As any computer systems professional knows, the “leading edge” is a moving target. When the system belongs to Lawrence Livermore’s National Atmospheric Release Advisory Center (NARAC)—the Department of Energy’s premier atmospheric transport and dispersion simulation facility—ensuring the reliability of core operational systems requires thoughtful consideration of new technology alongside evolving needs. NARAC’s software development team continually evaluates current capabilities and weighs appropriate solutions to meet NARAC’s critical national and international missions. Led by John Fisher, this team consists of Bill Eme, John Donetti, Hoyt Walker, Kathleen Fischer, Rich Belles, Sei Jung Kim, and Sara Woods from Global Security Computing, and Bob Shectman and Tom Baginski from Engineering.
NARAC supports Livermore’s national and global security missions by providing real-time assessment of and emergency response strategies for airborne releases of nuclear, radiological, chemical, biological, and other hazardous materials. Examples of NARAC’s modeling and response efforts include the release of radioactive materials at New Mexico’s Waste Isolation Pilot Plant and predictions of airborne dispersion of radioactive material following earthquake and tsunami damage to Japan’s Fukushima Daiichi Nuclear Power Plant. NARAC’s ability to respond to urgent events depends on a fast, reliable computer modeling system.
As part of a broad software modernization effort to address rapid expansion of capabilities and minimize long-term maintenance expenses, Fisher’s team recently began to update NARAC’s graphical user interface (GUI) framework. A critical part of this process involved review of the team’s strategy to evaluate proposed technologies and upgrades and to identify risks and opportunities. Subject matter experts from the Computation Directorate formed the review committee, which presented its recommendations to Fisher’s team in February of 2017.
Winds of Change
NARAC’s Central System is an automated, Linux-based operational framework that uses worldwide meteorological and geographical databases to build three-dimensional models of an area under scrutiny. These data are enhanced with characteristics of the hazardous material(s) in question, enabling NARAC scientists and engineers to generate dispersion and fallout models that can predict—often within 15 minutes—radiation dose, air and ground contamination, blast damage zones, health risks, and other population effects.
Central System GUIs facilitate a range of user needs, such as event management, data gathering, source formulation, and product generation. Working closely with NARAC operations staff, the software team focused on GUI features for the design review with four key objectives: (1) ensure efficient, cost-effective maintenance with streamlined architecture and development processes; (2) increase flexibility and maintainability of the system by leveraging open-source tools and eliminating third-party licensing where possible; (3) simplify future technology integrations by separating data from software; and (4) improve usability. “Our users are Laboratory scientists. Their work demands sophisticated technology solutions,” notes Fisher.
Now in its third generation, the current Central System includes more than 100 applications that rely on the Java Swing API and a specialized custom framework for interface consistency. Although this framework is mature and tailored to NARAC’s operational needs, the drawbacks are significant: Its distributed CORBA architecture is obsolete, testing is difficult, and Swing is no longer supported by Oracle. Furthermore, existing GUIs are unwieldly for NARAC’s large, complex data sets. “While it’s easy to navigate through hierarchical data in the Swing environment, users can struggle with too many open windows on their desktops,” explains Kim. “This is not ideal in an emergency.”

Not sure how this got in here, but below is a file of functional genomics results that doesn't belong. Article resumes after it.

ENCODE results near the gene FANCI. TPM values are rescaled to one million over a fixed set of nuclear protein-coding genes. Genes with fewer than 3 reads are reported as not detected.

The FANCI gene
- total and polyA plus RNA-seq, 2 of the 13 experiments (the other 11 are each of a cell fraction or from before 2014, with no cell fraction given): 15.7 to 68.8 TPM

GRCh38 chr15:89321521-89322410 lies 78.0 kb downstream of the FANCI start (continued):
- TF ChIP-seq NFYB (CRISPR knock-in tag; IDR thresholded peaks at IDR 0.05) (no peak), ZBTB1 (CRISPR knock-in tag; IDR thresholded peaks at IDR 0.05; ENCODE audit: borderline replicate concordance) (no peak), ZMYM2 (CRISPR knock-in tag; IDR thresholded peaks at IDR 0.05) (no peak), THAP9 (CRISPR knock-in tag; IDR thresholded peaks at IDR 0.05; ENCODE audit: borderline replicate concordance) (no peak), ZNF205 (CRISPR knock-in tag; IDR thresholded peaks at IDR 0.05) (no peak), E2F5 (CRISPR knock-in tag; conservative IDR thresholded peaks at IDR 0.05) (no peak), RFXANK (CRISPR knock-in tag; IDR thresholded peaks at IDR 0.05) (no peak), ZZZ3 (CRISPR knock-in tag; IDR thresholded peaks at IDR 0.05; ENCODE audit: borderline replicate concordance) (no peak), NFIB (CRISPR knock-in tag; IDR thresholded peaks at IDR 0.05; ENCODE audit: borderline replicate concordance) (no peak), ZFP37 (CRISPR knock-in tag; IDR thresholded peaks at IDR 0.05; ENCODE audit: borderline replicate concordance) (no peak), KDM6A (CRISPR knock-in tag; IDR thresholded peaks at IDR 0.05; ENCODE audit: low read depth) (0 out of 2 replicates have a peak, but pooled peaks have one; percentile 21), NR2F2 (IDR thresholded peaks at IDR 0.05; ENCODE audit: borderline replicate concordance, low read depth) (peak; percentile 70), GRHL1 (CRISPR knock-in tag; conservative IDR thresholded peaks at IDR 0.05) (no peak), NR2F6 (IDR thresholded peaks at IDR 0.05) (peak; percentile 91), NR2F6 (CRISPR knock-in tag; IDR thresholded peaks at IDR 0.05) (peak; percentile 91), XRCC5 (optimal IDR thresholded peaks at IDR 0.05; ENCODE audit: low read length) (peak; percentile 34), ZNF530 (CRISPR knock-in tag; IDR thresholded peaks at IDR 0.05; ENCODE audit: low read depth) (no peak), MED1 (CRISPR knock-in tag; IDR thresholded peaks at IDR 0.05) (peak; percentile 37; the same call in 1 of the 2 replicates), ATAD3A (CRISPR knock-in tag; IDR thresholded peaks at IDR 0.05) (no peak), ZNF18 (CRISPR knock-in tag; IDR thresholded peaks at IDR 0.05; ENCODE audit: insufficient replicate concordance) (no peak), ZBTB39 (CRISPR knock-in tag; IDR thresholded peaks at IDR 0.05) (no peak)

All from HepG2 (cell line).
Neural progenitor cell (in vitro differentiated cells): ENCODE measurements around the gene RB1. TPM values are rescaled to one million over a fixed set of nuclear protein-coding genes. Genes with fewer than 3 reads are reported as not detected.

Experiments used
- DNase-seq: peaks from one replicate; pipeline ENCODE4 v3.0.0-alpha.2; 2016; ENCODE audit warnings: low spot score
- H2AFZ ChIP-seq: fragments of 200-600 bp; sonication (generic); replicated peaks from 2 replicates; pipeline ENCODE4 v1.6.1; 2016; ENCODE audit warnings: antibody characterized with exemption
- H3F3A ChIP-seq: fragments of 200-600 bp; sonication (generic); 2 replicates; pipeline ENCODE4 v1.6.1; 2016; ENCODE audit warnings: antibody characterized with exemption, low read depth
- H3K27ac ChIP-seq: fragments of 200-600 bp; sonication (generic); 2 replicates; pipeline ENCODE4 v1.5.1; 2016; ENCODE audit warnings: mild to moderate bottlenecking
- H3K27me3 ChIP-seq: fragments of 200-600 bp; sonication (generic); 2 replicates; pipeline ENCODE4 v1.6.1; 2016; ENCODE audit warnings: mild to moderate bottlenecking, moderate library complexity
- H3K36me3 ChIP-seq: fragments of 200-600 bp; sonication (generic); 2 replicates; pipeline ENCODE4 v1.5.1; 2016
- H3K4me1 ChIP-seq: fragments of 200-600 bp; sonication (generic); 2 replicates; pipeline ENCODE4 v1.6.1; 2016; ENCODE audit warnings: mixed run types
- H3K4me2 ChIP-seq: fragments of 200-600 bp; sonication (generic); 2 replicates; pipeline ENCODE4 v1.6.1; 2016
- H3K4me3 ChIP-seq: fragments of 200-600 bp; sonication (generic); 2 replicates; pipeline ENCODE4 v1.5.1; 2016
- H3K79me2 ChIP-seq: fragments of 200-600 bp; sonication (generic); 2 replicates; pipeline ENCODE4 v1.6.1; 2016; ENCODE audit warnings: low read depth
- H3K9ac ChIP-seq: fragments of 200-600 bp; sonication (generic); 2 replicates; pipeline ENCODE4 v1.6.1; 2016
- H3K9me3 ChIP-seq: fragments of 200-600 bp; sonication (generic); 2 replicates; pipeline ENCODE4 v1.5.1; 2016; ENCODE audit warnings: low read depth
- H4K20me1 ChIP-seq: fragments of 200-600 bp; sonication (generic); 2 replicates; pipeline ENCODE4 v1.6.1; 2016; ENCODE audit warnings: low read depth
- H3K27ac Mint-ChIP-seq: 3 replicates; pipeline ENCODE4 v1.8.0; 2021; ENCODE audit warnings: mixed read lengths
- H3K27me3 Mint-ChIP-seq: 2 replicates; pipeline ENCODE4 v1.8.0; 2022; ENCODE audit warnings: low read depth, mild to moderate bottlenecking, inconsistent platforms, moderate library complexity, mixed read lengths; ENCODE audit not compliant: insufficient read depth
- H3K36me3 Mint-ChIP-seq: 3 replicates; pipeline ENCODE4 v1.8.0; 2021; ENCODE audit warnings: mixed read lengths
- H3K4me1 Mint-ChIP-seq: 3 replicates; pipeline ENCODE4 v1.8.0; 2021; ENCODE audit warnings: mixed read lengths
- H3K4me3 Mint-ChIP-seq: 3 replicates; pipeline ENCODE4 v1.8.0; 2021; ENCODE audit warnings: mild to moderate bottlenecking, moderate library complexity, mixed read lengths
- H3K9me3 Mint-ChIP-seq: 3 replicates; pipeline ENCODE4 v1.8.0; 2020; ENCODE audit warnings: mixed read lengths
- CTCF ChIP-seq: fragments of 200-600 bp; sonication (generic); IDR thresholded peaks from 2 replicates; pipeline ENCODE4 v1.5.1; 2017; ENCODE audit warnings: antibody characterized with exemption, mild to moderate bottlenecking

Figure 1. NARAC’s Central System brings together 50 data sources, 28 servers, 8 storage units, and more than 3 million lines of code. (Click to enlarge.)
Figure 2. Planned upgrades to NARAC’s graphical user interfaces include advanced docking functionality for multiple applications in use at the same time. (Click to enlarge.)
Getting the Greenlight
The review committee evaluated the appropriateness and feasibility of the software team’s plan, which included a prototype that combined the proposed tools into a unified interface with simplified code. Recommendations ranged from workflow process improvements to enhancing the team’s skills. As a result of the committee’s findings, Fisher’s team changed to a client/server model by switching to Express web service architecture (instead of the planned Electron desktop architecture) to run applications. In recent tests, Express has proven to be more compatible with Angular 2.
Fisher’s team appreciated the advantages of peer review. “Our proposal needed fresh eyes from an educated audience,” he says. They were pleased with the committee members’ domain knowledge and welcomed the opportunity to collaborate with software development experts from other areas of the Laboratory. Kim notes, “It was clear from the committee’s response that the members are experienced with modern web technology. They know what they’re doing.”
NARAC’s GUI upgrades will occur in phases as part of a larger multi-year project. After the architecture rollout, the software team will begin rebuilding and streamlining applications while a parallel effort is under way to update other Central System components. Fisher and team have recruited a student to help with implementation over the summer, and the team hopes to hire additional interns. Fisher looks forward to the project’s challenges. “We’re setting a high bar for modernization,” he says.